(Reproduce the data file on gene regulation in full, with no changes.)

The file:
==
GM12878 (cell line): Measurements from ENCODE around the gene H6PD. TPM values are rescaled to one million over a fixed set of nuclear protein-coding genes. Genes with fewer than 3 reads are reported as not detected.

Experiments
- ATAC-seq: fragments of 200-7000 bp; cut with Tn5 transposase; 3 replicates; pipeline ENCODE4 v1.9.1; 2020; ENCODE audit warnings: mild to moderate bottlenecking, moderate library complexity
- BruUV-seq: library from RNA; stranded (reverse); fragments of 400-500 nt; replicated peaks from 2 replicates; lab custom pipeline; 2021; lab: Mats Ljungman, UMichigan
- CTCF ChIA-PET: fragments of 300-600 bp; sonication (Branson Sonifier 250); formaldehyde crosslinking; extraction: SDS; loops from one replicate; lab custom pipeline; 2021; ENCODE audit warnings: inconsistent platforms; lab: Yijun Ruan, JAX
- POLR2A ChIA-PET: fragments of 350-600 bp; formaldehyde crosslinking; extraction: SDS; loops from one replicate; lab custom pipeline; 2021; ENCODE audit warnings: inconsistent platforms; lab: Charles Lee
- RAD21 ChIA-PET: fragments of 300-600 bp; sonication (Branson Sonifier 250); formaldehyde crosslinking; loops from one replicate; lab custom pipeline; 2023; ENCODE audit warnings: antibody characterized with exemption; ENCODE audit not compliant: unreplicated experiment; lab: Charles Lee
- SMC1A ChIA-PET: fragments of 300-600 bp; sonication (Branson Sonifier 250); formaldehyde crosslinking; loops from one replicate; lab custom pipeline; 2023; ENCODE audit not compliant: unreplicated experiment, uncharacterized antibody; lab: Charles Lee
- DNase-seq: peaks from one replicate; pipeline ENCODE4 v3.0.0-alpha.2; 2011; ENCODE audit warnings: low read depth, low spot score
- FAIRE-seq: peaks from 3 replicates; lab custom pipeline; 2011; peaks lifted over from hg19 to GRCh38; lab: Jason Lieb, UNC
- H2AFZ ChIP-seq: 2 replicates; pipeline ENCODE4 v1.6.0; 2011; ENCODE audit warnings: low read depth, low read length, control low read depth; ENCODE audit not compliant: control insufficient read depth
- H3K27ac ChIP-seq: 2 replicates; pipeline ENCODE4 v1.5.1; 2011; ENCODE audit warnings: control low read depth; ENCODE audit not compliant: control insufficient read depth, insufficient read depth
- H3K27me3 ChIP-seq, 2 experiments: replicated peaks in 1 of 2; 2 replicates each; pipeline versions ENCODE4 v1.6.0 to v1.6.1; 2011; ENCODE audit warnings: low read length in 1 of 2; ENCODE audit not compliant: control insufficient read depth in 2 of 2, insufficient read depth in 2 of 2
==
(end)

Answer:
GM12878 (cell line): Measurements from ENCODE around the gene H6PD. TPM values are rescaled to one million over a fixed set of nuclear protein-coding genes. Genes with fewer than 3 reads are reported as not detected.

Experiments
- ATAC-seq: fragments of 200-7000 bp; cut with Tn5 transposase; 3 replicates; pipeline ENCODE4 v1.9.1; 2020; ENCODE audit warnings: mild to moderate bottlenecking, moderate library complexity
- BruUV-seq: library from RNA; stranded (reverse); fragments of 400-500 nt; replicated peaks from 2 replicates; lab custom pipeline; 2021; lab: Mats Ljungman, UMichigan
- CTCF ChIA-PET: fragments of 300-600 bp; sonication (Branson Sonifier 250); formaldehyde crosslinking; extraction: SDS; loops from one replicate; lab custom pipeline; 2021; ENCODE audit warnings: inconsistent platforms; lab: Yijun Ruan, JAX
- POLR2A ChIA-PET: fragments of 350-600 bp; formaldehyde crosslinking; extraction: SDS; loops from one replicate; lab custom pipeline; 2021; ENCODE audit warnings: inconsistent platforms; lab: Charles Lee
- RAD21 ChIA-PET: fragments of 300-600 bp; sonication (Branson Sonifier 250); formaldehyde crosslinking; loops from one replicate; lab custom pipeline; 2023; ENCODE audit warnings: antibody characterized with exemption; ENCODE audit not compliant: unreplicated experiment; lab: Charles Lee
- SMC1A ChIA-PET: fragments of 300-600 bp; sonication (Branson Sonifier 250); formaldehyde crosslinking; loops from one replicate; lab custom pipeline; 2023; ENCODE audit not compliant: unreplicated experiment, uncharacterized antibody; lab: Charles Lee
- DNase-seq: peaks from one replicate; pipeline ENCODE4 v3.0.0-alpha.2; 2011; ENCODE audit warnings: low read depth, low spot score
- FAIRE-seq: peaks from 3 replicates; lab custom pipeline; 2011; peaks lifted over from hg19 to GRCh38; lab: Jason Lieb, UNC
- H2AFZ ChIP-seq: 2 replicates; pipeline ENCODE4 v1.6.0; 2011; ENCODE audit warnings: low read depth, low read length, control low read depth; ENCODE audit not compliant: control insufficient read depth
- H3K27ac ChIP-seq: 2 replicates; pipeline ENCODE4 v1.5.1; 2011; ENCODE audit warnings: control low read depth; ENCODE audit not compliant: control insufficient read depth, insufficient read depth
- H3K27me3 ChIP-seq, 2 experiments: replicated peaks in 1 of 2; 2 replicates each; pipeline versions ENCODE4 v1.6.0 to v1.6.1; 2011; ENCODE audit warnings: low read length in 1 of 2; ENCODE audit not compliant: control insufficient read depth in 2 of 2, insufficient read depth in 2 of 2